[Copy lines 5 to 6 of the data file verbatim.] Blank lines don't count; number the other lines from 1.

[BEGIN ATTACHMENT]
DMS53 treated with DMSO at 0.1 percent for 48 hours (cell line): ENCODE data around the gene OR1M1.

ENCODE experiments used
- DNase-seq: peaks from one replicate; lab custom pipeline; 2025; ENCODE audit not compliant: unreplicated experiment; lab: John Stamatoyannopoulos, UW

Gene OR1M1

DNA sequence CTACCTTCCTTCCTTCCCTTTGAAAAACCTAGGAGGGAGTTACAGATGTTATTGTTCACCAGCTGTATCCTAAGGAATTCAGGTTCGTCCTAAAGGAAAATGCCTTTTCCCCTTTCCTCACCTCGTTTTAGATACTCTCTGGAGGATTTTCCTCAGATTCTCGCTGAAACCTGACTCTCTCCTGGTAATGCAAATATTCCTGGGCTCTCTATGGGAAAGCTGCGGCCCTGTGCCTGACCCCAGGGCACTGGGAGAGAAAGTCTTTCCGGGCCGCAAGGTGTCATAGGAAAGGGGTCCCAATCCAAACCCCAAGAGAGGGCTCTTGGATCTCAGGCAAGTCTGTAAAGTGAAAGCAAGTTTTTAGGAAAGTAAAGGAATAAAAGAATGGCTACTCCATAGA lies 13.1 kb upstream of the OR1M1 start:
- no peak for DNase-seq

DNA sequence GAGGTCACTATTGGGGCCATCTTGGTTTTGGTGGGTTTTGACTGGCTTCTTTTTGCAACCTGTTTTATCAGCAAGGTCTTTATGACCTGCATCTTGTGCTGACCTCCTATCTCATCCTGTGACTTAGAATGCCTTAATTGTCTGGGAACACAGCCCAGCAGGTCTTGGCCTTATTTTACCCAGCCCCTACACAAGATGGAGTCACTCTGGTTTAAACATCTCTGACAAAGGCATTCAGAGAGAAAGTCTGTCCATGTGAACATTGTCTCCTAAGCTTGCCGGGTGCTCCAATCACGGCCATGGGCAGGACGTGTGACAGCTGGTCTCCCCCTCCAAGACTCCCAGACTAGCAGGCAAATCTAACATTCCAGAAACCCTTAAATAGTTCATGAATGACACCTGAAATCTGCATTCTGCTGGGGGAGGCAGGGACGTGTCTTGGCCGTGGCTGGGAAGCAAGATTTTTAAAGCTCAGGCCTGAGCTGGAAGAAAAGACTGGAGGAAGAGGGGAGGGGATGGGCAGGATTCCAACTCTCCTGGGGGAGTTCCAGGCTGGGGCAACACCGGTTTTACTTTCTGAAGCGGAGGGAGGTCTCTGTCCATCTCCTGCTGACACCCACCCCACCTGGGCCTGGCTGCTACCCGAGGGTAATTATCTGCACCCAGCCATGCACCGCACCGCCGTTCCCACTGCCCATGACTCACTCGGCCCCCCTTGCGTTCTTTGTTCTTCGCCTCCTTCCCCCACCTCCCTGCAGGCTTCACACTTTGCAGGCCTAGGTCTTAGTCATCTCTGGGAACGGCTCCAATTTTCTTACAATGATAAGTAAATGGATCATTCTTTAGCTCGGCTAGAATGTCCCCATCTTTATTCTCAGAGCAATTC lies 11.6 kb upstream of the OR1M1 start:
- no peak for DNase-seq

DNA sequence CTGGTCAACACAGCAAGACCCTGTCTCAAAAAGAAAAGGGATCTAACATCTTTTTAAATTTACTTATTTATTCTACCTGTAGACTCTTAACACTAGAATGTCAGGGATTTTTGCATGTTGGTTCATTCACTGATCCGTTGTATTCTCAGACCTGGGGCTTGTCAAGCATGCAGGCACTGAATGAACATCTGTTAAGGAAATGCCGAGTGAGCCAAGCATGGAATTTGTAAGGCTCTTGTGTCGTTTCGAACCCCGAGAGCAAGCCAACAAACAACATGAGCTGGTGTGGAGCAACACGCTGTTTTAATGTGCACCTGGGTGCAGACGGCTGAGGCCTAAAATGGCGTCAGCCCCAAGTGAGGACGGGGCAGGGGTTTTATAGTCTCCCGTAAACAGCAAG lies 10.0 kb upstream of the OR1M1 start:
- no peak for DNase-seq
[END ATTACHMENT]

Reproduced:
DNA sequence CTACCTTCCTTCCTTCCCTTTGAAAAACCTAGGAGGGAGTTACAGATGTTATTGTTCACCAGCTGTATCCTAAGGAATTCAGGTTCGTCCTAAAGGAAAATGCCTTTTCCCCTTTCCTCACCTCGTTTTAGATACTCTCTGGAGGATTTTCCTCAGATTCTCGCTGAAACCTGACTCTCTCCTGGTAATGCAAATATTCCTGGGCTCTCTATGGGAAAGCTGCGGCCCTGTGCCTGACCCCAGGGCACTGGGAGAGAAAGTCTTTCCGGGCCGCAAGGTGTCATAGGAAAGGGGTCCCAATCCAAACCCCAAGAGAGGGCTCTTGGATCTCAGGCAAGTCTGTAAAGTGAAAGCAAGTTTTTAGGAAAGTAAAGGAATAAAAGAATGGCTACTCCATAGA lies 13.1 kb upstream of the OR1M1 start:
- no peak for DNase-seq